teaching pool session one and greeted the incoming instructor and group. The multi-tasking skill of teenage girls is incredible. They managed to stretch
the patience of their instructors to the limit with an incessant stream of verbal....well
talk, and at the same time hear every instruction that was given.
On the open water dives, after they had discovered the wonders of hand signals
they invented new ones. Things like: 'There's a cat fish here' (actually it
was a wobbegong), 'having a bad hair day', 'I've just seen a scorpion fish'
and 'If I have to clear my mask one more time I'm sure my waterproof mascara
won't hold up!' Well maybe not but they were certainly signalling madly back
and forth and seemed to understand each other while I had no idea what they
were on about.
pool sessions were interrupted by cyclonic weather conditions and local flooding.
It looked like the sea would be churning for days. Amazingly the swell dropped
from about 4m to 1m within a day. We were ready to take on the open water dives.
With 2 groups doing 2 dives back to back we needed to get an early start. My
daughter happened to be in the early morning group on the first day so I took
some of her friends as well. By 7.15am we were in the car and on our way to
the bay. The girls were quiet, the early starts were taking their toll. 'What
type of deranged person invented the structure of this course' asked one of
the more seedy looking specimens. Ah, I see their opinion of me is lifting, no comment required. Silence and then the conversation shifted to sharks again.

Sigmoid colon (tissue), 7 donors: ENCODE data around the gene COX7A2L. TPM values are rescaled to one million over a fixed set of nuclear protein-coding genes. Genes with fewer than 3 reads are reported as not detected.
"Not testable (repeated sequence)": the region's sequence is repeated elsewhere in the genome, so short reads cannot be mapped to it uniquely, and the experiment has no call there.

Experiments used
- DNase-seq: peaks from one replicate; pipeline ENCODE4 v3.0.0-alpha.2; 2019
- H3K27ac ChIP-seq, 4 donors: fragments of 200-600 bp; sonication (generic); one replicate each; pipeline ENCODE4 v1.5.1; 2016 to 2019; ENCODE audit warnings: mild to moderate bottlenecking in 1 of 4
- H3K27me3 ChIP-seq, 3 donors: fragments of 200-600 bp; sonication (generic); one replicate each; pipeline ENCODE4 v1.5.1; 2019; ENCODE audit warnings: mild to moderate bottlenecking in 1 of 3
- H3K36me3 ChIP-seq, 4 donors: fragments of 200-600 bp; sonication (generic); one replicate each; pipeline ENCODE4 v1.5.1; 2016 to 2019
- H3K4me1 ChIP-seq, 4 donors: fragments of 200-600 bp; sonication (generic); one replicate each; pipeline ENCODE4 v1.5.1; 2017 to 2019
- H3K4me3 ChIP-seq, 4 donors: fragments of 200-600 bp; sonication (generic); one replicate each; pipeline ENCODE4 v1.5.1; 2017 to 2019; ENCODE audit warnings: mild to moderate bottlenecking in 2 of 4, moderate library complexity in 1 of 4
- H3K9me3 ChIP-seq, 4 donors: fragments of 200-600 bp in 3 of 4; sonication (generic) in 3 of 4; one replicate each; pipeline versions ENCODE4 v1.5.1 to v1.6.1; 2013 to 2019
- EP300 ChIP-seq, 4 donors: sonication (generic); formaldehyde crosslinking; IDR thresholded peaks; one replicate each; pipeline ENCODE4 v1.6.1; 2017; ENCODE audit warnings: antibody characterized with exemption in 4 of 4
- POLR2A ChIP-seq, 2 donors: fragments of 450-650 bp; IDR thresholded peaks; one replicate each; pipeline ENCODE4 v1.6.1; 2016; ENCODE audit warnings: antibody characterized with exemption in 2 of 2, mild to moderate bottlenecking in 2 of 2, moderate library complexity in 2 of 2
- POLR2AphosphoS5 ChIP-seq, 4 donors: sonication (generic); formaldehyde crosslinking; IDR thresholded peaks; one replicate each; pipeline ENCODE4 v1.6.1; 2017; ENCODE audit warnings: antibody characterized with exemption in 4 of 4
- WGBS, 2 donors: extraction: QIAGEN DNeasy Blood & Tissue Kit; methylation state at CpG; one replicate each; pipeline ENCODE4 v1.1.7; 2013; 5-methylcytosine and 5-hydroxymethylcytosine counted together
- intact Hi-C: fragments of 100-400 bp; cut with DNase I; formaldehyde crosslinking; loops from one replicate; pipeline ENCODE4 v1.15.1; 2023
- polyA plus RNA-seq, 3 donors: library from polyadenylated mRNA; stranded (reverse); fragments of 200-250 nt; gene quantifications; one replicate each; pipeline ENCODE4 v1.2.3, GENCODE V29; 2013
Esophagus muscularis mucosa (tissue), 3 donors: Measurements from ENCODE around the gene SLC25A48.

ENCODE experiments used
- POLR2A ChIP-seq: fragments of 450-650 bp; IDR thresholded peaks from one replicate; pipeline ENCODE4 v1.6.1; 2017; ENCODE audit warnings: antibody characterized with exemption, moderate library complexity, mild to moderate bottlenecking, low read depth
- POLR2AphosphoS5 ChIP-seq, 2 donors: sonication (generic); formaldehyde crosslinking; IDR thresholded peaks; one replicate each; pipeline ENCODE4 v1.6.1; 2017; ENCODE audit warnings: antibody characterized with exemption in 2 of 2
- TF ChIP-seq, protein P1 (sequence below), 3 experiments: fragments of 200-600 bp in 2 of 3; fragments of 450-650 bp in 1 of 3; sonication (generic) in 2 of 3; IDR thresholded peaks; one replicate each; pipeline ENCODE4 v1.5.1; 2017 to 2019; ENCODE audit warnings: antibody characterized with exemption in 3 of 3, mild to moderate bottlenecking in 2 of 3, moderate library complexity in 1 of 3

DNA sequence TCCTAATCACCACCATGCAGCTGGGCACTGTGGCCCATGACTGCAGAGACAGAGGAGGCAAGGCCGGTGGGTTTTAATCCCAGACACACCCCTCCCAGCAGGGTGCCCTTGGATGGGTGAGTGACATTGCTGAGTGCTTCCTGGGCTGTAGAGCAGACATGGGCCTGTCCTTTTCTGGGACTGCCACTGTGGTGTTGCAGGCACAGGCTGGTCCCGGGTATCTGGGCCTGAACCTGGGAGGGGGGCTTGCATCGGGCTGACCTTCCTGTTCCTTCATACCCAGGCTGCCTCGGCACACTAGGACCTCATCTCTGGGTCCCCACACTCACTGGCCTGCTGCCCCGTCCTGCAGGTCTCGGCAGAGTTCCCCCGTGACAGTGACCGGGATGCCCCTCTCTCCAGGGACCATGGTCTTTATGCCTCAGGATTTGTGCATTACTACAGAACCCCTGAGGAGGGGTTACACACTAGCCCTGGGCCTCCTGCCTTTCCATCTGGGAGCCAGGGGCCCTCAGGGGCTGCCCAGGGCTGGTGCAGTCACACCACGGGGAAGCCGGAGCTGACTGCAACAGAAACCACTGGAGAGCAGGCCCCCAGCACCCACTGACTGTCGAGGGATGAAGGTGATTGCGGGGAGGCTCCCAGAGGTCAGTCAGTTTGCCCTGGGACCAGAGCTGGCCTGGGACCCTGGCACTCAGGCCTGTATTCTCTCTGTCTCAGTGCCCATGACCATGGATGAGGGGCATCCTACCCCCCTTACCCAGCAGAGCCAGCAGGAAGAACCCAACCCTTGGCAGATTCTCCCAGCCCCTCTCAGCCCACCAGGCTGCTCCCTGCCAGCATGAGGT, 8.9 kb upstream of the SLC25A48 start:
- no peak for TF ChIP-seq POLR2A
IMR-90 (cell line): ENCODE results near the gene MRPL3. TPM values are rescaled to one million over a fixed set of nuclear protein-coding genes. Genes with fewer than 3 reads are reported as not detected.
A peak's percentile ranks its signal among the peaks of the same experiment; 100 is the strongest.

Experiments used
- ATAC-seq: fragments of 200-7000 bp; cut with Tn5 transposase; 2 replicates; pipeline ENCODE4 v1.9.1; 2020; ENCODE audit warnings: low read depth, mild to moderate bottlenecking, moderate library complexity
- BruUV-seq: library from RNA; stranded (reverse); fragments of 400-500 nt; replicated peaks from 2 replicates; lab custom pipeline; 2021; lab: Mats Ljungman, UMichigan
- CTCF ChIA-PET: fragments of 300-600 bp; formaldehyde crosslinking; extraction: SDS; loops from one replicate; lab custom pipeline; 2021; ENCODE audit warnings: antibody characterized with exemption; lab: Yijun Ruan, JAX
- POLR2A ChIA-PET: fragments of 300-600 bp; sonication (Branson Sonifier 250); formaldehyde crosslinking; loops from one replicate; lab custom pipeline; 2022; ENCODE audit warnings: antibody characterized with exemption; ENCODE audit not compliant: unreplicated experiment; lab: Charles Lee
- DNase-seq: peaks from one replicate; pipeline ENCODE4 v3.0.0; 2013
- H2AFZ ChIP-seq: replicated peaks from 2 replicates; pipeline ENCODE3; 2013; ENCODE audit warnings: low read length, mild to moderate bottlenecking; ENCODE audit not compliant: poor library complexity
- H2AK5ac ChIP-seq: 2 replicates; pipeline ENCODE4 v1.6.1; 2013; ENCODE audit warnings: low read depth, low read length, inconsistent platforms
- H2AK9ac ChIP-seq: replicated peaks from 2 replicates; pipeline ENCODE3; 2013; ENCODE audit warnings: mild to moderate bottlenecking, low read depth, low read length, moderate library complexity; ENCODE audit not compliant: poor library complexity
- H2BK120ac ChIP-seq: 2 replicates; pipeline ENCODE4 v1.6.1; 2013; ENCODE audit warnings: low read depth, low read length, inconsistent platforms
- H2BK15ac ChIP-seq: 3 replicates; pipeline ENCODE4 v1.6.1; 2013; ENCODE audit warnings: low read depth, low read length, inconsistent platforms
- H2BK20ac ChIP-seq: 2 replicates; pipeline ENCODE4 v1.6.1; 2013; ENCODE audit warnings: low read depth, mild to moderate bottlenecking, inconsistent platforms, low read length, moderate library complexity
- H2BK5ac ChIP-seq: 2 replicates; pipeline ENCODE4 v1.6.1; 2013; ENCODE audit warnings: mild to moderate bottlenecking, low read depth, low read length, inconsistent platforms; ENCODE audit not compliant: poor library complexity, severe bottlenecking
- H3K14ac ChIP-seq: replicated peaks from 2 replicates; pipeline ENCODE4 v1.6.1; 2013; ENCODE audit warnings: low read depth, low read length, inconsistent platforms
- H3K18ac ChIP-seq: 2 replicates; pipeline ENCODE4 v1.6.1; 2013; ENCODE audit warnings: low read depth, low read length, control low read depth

'Will we see sharks?'
'Wobbegongs and leopards if were lucky.'
'Leopards! Aren't they those really dangerous ones that eat people and cans
and stuff? '
'Yes they are. I saw it on TV.'
'No you're probably thinking of Tiger sharks.'
'Oh, well. OK. '
'Do they look like sharks?'
'Well, yes, a bit, but they don't look scary. We'll probably mostly see wobbegongs.'
'Lots if were lucky.'
'Will they try and eat us?'
'Are you sure.?'
'You're just saying that to make us feel better. If a shark eats me I’m
going to sue you!'
Shark girl contemplated the possibility of an attack in silence.
By the time they had geared up and loaded the boat they were looking much better
but noticeably quieter than usual. The instructors had the best brief ever.
How much of it went in I'm not sure as each face showed the mixture of excitement
and anxiety and the readiness to take on another personal challenge. For some
of them this was huge.
The sea was beautiful and the ride out to the rocks in the boat was fun. There
were lots of laughs getting in, as some students rolled over the pontoons and
onto the floor in anything but elegant style. The boys were helpful but not
chivalrous, they let the girls find their own way on.
the rock I took photos while the students geared up, went through their buddy
checks and then rolled in, all good with plenty of interesting poses. The visibility
in the water was a bit low but I started shooting anyway thankful for the wide-angle
lens. The instructor tapped me on the shoulder as I was descending. What's up,
a fish? A shark? Oh, a girl with only one fin! OK, this was a good chance to
put search pattern skills into use. About 5 minutes later I found it on the
bottom and was able to return it to its owner. She assured me later that she